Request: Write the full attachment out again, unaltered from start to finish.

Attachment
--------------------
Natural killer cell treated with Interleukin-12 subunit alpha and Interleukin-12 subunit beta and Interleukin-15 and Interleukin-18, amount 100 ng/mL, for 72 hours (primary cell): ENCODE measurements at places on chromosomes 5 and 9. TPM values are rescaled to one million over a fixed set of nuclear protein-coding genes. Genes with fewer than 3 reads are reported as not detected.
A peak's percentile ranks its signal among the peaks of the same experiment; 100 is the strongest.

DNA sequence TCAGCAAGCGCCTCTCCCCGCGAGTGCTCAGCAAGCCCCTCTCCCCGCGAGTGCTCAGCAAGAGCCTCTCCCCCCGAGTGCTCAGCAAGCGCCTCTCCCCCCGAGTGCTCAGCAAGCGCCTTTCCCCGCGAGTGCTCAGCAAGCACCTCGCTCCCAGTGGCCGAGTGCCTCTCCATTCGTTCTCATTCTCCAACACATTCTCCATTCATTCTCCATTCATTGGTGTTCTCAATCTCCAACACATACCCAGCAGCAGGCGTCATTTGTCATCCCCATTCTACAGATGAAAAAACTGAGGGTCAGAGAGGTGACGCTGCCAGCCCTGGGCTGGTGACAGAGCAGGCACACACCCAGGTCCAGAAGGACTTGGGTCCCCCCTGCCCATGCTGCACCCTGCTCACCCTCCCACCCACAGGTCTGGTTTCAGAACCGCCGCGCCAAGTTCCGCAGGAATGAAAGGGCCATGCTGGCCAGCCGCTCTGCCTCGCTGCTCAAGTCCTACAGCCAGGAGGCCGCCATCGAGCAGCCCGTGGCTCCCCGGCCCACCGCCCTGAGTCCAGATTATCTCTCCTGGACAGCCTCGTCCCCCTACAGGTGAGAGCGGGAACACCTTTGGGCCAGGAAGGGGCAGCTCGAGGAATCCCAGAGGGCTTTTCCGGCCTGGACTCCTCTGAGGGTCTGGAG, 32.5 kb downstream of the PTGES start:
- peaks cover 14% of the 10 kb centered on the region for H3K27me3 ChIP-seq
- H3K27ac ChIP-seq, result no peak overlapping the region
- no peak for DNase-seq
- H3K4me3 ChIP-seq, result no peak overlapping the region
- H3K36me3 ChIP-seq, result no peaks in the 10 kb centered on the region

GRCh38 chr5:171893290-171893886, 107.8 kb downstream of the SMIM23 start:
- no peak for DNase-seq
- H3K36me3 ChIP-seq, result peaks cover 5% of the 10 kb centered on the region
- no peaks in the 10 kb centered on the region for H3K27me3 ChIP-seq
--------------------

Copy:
Natural killer cell treated with Interleukin-12 subunit alpha and Interleukin-12 subunit beta and Interleukin-15 and Interleukin-18, amount 100 ng/mL, for 72 hours (primary cell): ENCODE measurements at places on chromosomes 5 and 9. TPM values are rescaled to one million over a fixed set of nuclear protein-coding genes. Genes with fewer than 3 reads are reported as not detected.
A peak's percentile ranks its signal among the peaks of the same experiment; 100 is the strongest.

DNA sequence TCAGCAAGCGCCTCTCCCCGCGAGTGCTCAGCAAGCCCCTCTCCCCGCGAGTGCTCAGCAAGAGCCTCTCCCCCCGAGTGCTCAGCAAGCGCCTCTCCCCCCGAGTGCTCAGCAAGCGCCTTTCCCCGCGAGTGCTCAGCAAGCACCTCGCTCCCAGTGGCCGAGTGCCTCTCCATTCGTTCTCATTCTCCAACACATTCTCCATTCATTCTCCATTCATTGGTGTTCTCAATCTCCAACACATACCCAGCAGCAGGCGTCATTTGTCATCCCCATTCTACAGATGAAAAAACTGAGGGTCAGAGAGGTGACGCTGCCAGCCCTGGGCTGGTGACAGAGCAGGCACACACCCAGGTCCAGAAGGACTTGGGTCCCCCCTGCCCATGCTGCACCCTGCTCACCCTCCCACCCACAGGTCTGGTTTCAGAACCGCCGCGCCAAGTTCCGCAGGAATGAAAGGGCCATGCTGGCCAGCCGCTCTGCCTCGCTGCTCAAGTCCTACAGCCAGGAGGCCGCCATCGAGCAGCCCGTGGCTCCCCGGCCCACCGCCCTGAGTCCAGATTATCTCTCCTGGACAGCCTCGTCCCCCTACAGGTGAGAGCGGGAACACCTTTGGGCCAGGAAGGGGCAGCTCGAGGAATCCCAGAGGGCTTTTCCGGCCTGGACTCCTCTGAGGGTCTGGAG, 32.5 kb downstream of the PTGES start:
- peaks cover 14% of the 10 kb centered on the region for H3K27me3 ChIP-seq
- H3K27ac ChIP-seq, result no peak overlapping the region
- no peak for DNase-seq
- H3K4me3 ChIP-seq, result no peak overlapping the region
- H3K36me3 ChIP-seq, result no peaks in the 10 kb centered on the region

GRCh38 chr5:171893290-171893886, 107.8 kb downstream of the SMIM23 start:
- no peak for DNase-seq
- H3K36me3 ChIP-seq, result peaks cover 5% of the 10 kb centered on the region
- no peaks in the 10 kb centered on the region for H3K27me3 ChIP-seq